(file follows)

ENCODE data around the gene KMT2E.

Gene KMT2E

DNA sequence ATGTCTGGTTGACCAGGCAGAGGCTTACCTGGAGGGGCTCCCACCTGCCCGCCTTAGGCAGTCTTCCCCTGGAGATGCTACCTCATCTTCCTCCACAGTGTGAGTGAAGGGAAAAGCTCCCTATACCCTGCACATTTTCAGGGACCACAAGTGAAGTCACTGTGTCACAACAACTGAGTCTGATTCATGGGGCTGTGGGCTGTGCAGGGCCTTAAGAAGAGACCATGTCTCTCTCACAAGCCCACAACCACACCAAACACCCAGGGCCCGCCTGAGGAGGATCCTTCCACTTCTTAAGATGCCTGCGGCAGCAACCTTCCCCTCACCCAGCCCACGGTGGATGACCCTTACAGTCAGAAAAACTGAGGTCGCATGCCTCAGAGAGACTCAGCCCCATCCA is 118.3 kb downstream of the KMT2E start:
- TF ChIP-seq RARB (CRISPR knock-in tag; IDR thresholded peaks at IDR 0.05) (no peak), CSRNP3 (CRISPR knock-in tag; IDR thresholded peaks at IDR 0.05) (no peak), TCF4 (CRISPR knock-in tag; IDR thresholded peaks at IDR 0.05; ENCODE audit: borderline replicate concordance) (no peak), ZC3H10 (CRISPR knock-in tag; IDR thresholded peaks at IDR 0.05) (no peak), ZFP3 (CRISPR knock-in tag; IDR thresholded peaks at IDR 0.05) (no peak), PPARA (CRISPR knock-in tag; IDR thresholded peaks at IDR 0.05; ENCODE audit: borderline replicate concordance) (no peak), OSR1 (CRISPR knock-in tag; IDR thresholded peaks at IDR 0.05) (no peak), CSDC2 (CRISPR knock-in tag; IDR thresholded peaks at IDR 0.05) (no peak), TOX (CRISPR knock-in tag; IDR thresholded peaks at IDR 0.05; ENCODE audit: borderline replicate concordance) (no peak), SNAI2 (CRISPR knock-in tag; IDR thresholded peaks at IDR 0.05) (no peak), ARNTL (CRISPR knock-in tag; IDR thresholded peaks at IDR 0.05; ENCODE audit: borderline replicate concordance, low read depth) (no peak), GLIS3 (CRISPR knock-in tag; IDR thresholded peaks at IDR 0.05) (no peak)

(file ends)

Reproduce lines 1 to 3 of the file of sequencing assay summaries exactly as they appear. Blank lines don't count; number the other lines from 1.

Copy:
ENCODE data around the gene KMT2E.

Gene KMT2E

DNA sequence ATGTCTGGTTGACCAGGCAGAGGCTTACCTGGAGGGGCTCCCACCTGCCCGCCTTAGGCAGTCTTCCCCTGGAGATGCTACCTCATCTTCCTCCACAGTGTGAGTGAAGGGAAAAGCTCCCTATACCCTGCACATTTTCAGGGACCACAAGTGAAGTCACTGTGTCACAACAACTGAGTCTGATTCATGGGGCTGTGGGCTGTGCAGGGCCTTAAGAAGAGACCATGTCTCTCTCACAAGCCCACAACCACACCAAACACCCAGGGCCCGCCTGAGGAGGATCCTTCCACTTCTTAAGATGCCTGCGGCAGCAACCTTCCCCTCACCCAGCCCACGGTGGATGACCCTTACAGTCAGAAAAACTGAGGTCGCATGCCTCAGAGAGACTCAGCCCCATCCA is 118.3 kb downstream of the KMT2E start: